Election 2015: How to register to vote
The deadline to register to vote in the UK's general election is at midnight on 20 April. Here's how to register.
Who can register to vote?
You can register to vote if you are 16 or over, but you cannot vote on polling day in general elections until you are 18 years old. To vote, you have to be a British citizen, a qualifying Commonwealth citizen or a citizen of the Republic of Ireland.
Who is banned from voting?
The following are barred from voting in general elections: members of the House of Lords; EU citizens resident in the UK; anyone other than British, Irish and qualifying Commonwealth citizens; convicted prisoners; anybody found guilty of electoral fraud within the last five years; people who are subject to any "legal incapacity" which impairs their judgement.
Am I already registered to vote?
You can check whether you are on the electoral roll by contacting the electoral services department at your local council. Their contact details are listed on the Electoral Commission's special website.
If you are unsure whether you are already registered or want to update your details, contact your local electoral registration officer to find out.
How do I register to vote?
If you live in Northern Ireland, you will need to register using a different form.
What do I need to register?
You will need your National Insurance number, your date of birth and your address. The process takes about five minutes.
What happens if I can't find my National Insurance number?
If you can't find your National Insurance card (which were axed in 2011), or the letter that replaced them, your National Insurance number should appear on payslips or on official letters about benefits or tax credits.
Students may be able to get their number from a student loan application.
If you do not have your National Insurance number, you can still apply to register to vote, but you must be able to explain why you cannot provide it. You will probably be asked to provide some other form of ID.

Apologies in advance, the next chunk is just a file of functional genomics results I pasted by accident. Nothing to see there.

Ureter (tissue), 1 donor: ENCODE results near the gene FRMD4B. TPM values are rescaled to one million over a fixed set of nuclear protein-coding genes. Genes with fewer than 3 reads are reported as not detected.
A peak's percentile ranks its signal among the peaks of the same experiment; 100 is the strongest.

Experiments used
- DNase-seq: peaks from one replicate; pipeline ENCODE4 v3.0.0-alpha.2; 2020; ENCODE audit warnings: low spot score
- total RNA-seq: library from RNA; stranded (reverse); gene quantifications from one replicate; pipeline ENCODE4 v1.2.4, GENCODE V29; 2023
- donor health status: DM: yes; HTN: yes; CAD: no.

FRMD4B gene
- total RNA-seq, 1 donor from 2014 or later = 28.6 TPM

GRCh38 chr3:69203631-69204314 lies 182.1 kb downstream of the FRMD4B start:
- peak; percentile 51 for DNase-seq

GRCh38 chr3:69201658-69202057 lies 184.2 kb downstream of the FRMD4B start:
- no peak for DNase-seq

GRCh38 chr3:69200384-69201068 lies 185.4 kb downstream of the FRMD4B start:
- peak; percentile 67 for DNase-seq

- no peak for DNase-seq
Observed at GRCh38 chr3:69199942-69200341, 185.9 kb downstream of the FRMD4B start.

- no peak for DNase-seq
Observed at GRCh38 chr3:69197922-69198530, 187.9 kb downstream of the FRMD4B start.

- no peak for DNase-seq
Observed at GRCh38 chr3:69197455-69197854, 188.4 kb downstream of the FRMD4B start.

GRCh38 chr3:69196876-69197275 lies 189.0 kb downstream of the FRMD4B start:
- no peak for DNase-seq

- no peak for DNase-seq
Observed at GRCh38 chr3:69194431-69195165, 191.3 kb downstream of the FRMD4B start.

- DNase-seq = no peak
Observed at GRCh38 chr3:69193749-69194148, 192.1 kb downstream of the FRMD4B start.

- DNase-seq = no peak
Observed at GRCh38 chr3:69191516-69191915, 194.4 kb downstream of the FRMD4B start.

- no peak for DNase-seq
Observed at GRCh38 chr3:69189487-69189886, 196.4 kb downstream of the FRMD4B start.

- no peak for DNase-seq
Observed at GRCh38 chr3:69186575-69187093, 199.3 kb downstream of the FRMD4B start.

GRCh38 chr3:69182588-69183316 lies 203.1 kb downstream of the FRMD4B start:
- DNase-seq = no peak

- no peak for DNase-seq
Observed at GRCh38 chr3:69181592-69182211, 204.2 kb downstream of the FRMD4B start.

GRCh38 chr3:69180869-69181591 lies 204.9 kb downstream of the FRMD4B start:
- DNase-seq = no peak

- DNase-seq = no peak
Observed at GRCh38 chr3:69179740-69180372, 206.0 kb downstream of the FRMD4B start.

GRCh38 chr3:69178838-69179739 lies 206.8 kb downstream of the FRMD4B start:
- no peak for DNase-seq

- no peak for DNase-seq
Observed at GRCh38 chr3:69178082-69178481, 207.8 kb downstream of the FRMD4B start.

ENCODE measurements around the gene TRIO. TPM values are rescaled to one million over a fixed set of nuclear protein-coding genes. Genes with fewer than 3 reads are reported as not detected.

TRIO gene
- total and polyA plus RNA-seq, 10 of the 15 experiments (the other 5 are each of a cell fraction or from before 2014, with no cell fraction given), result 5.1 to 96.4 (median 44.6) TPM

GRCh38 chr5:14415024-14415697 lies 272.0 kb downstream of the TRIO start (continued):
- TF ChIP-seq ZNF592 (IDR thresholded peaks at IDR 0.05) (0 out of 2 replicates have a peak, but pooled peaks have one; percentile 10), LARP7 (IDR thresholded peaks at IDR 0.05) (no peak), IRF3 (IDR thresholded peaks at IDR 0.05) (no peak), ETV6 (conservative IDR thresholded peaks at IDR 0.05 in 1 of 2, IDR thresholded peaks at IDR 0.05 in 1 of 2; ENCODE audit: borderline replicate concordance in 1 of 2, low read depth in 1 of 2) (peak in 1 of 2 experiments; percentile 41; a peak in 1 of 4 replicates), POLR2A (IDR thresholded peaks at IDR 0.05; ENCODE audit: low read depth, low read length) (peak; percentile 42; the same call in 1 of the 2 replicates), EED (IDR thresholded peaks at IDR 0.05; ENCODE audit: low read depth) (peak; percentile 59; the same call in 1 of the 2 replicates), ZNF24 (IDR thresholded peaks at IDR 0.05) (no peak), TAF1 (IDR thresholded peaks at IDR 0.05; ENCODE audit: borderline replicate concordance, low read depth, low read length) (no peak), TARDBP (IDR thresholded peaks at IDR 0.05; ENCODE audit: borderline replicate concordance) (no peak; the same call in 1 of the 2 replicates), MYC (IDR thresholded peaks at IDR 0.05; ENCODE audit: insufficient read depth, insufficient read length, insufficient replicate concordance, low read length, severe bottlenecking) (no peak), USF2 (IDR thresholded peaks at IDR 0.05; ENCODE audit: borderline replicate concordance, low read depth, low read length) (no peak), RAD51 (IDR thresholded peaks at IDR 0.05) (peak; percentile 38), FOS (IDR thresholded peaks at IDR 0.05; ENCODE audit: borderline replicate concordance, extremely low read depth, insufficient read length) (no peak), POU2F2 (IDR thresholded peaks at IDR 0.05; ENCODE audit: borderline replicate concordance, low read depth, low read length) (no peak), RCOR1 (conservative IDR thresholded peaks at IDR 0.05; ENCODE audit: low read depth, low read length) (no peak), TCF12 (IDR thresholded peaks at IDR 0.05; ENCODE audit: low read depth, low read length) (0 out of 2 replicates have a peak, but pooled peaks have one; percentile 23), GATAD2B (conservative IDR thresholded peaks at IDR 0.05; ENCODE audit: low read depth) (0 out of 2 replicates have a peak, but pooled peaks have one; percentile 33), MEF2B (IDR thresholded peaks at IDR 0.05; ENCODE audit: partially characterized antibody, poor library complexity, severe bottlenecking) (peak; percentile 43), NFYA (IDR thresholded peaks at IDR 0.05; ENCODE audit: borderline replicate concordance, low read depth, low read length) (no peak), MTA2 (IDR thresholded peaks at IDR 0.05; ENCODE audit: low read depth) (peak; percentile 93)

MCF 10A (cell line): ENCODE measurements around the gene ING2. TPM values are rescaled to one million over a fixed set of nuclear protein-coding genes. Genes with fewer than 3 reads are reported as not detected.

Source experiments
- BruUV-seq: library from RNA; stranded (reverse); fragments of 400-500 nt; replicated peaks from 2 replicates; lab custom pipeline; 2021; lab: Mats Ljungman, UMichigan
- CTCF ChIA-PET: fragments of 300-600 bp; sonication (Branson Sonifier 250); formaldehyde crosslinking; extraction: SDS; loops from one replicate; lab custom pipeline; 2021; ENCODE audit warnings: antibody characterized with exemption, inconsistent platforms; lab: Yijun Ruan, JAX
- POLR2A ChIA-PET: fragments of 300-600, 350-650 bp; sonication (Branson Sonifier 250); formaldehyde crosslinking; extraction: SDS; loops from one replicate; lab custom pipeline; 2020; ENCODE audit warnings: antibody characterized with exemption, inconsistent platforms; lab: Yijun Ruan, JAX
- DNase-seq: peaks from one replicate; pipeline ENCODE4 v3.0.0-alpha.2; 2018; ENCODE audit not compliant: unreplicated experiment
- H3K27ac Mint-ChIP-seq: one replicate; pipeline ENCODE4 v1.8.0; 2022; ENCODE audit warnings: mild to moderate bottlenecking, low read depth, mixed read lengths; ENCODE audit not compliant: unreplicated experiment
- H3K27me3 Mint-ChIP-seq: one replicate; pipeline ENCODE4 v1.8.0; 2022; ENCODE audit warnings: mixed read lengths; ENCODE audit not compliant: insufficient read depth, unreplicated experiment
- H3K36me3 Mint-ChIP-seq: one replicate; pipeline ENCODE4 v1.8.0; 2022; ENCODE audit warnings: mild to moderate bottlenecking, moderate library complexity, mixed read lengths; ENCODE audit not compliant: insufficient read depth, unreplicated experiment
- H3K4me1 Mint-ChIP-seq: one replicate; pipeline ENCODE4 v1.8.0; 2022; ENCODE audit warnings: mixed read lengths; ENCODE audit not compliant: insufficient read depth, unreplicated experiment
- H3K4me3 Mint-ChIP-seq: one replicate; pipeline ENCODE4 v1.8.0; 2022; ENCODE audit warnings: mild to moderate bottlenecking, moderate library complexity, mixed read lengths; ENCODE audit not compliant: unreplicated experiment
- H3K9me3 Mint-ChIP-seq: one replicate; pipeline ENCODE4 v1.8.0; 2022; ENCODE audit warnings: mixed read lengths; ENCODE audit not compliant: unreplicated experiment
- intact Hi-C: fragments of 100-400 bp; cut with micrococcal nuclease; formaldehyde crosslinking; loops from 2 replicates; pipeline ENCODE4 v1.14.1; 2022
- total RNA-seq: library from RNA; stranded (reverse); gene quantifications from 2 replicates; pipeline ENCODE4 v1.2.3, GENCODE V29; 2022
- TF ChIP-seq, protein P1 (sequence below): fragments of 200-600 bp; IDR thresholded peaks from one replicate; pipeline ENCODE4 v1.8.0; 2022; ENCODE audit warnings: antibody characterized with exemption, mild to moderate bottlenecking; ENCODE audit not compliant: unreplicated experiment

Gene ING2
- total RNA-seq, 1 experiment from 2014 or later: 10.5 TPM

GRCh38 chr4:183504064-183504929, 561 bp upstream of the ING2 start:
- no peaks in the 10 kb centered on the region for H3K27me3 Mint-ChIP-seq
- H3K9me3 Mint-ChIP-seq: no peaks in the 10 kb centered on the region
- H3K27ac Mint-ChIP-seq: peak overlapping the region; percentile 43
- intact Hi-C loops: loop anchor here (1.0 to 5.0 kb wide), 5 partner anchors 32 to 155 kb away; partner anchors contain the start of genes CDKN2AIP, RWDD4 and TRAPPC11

Can I ask my husband, wife, son or flatmate to register me?
Not any more. Until recently, one member of a household could sign up everyone else living there. But this was scrapped last summer as part of a drive to individual electoral registration (IER).
The move was designed to reduce the risk of electoral fraud, but critics have warned that it hasn't been adequately publicised and, as a result, up to a million people have fallen off the register.
The Electoral Commission has launched a public awareness campaign and says there have been 1,393,360 online applications to register since 16 March. Of those, 521,889 applications have from 16-24 year olds.
Can I register to vote by post?
Yes. You can register to vote by post online. You can also request a postal vote from the electoral services department at your local council - which you should also contact if your polling card fails to arrive.
If you are in England, Scotland or Wales and want to vote by post, you must submit a postal vote application form to your local authority by 17:00 BST on Tuesday 21 April.
Arrangements for postal voting in Northern Ireland are slightly different. Completed application forms must be returned by 17:00 BST on Thursday 16 April.